Boost Your Research With New Reference Databases

Get ready to unlock even more information with your San Mateo County Libraries card! To better serve our community’s research and reference needs, San Mateo County Libraries along with the Peninsula Libraries, are switching from Gale reference databases to EBSCO databases on July 1, 2019. Gale reference databases, such as General OneFile, Academic OneFile, the “In Context” databases, Chilton, and others will be replaced by comparable databases from EBSCO as well as some additional resources.

Information at Your Fingertips

Looking for a full-text article on women in the Surrealist art movement? Searching for a photo from the Paris Peace Accords? Seeking a part name for your make of car? Whatever it is you might be looking for; our new set of databases will likely have it!

Here are just a few of the new databases now available:

You can also search multiple databases at once using the General Research interface, which retrieves full-text from newspapers, magazines, reference databases, and more. You can also save articles to your Google Drive, save them as a link, cite them, bookmark and annotate them, and share via social media.

Research Tools for Students

Finding valuable and relevant resources for school assignments can be a challenge, but the new databases offer some useful tools for back-to-school. Students can search multiple databases at once through EBSCO's Explora, which are databases grouped together based on research needs.

Here are the Explora sites for students:

The Explora pages also have suggested topics by subject to help students get started on their research.

Coming Soon: A Single Search for All Databases

Ever wish you could search multiple databases with a single search as you would the Internet? In the near future, San Mateo County Libraries will have a search box that will crawl most of our library databases. This will not only include our new databases, but other online resources like Kanopy, Hoopla, and others. This will help you get the most out of our online resources – and perhaps even help you discover something new!

Help and Tutorials

To find tutorials, FAQs, and troubleshooting tips, visit the help page, opens a new window. You can also watch Niche Academy tutorial videos on EBSCOhost, opens a new window and Explora, opens a new window.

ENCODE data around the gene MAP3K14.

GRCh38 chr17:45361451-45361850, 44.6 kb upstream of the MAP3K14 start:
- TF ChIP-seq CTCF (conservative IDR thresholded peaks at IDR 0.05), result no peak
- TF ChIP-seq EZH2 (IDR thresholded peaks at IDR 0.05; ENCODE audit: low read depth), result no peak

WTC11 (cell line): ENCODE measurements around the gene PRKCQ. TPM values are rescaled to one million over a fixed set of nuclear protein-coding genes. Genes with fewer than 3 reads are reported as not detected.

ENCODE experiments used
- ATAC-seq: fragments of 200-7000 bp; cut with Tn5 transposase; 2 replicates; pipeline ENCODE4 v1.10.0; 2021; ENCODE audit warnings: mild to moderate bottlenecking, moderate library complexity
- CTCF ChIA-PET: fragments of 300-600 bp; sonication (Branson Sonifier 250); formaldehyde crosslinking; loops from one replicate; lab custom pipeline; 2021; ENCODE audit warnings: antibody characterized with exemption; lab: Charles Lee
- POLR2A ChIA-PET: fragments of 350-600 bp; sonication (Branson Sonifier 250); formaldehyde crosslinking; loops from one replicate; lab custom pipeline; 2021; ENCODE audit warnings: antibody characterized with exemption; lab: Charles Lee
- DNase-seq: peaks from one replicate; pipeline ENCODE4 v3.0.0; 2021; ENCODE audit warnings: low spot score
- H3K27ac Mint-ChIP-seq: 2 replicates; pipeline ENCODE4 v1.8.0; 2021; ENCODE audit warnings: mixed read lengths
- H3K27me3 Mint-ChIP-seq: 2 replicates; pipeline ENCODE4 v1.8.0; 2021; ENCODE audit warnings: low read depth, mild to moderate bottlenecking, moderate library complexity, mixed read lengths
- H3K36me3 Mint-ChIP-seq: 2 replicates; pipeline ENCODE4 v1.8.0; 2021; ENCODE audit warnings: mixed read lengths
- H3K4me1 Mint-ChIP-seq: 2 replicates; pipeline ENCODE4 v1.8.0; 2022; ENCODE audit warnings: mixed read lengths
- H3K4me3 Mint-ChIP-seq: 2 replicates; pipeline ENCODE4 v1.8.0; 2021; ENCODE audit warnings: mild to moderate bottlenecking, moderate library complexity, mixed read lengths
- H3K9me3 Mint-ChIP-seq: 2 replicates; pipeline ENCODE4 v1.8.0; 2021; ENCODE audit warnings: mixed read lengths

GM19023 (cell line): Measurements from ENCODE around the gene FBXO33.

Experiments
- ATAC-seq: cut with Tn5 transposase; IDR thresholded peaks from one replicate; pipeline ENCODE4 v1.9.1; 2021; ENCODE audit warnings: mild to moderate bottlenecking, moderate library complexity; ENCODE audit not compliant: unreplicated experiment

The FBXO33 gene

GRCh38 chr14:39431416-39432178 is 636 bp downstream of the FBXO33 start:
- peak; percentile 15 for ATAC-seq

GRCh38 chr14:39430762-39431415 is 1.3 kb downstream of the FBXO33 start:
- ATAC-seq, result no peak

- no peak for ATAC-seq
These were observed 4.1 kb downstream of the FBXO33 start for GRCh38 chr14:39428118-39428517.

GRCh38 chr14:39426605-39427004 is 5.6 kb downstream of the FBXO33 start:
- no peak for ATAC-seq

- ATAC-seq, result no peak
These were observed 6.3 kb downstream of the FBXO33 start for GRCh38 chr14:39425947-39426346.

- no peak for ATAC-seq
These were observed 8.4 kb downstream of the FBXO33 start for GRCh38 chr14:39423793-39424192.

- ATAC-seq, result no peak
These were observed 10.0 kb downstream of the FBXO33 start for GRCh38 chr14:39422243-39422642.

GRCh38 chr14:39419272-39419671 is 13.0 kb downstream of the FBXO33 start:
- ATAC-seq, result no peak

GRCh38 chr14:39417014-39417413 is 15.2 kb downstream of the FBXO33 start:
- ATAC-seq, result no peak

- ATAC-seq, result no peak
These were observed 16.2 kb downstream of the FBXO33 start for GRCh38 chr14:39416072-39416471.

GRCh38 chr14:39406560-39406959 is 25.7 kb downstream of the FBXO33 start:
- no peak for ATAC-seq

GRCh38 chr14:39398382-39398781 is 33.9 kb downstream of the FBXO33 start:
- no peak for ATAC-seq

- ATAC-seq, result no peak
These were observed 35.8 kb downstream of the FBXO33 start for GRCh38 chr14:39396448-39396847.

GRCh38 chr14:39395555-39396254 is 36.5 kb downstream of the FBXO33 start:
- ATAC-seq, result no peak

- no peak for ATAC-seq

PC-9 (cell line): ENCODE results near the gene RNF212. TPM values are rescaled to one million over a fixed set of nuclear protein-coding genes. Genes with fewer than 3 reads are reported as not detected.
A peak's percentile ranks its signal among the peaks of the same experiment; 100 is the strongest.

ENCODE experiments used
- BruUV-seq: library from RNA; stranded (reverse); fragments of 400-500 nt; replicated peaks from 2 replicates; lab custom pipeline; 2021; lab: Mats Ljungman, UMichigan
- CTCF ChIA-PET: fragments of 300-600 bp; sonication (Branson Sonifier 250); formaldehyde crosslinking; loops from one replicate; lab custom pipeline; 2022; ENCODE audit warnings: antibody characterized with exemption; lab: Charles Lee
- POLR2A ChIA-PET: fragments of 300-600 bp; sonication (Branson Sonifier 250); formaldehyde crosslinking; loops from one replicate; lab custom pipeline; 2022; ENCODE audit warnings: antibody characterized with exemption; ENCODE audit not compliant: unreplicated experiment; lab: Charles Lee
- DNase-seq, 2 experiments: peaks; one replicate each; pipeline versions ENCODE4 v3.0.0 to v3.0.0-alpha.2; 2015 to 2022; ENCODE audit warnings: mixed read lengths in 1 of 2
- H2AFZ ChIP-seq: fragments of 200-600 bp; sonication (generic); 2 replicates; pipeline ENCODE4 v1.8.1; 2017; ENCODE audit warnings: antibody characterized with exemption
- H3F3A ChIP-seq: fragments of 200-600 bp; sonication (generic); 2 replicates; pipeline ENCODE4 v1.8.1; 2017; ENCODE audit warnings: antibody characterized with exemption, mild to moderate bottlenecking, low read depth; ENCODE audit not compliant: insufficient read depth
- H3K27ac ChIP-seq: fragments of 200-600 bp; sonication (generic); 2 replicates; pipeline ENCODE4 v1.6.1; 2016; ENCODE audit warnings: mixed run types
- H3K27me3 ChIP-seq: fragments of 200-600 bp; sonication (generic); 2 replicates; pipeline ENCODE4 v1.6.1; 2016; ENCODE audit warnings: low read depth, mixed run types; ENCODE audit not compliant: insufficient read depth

Got questions about the new reference databases? We’ve got answers!

When will the databases change?
The new EBSCO databases will be available on all Peninsula Libraries websites starting July 1, 2019.

Why is San Mateo County Libraries and Peninsula Libraries switching from Gale databases to EBSCO databases? What is the difference?
We are switching from Gale to EBSCO because the new arrangement will provide users with more databases and an improved manner for accessing information in those databases. We worked to ensure that the subjects/content in Gale will be covered in the EBSCO database package. We were also able to add some additional resources and a service called the EBSCO Discovery Service, which will allow users to search all of the resources with one search as opposed to searching each database individually, as was necessary with Gale.

Will we lose access to certain databases?
Starting July 1, 2019, there will no longer be access to the following databases:

  • Academic OneFile
  • Biography In Context
  • General OneFile
  • Kids Infobits
  • Literature Resource Center
  • Opposing Viewpoints In Context
  • Student Resources In Context
  • U.S. History In Context
  • World History In Context
  • Chilton
  • Testing and Education Reference Center (TERC)

Many of the new databases are comparable to what was available through Gale.

Are there still databases for K-12 students?
Yes! We offer databases specifically for students including Elementary School Research, Middle School Research, and High School Research. Students will also find Science Reference Center and History Reference Center useful. Students can search multiple databases at once using the Explora profiles, which are groups of databases by education level. These databases are age-appropriate and the interface provides topic overviews to help student researchers get started.

Do you have more questions about our switch to EBSCO databases? Please leave them in the comments below and we'll get back to you.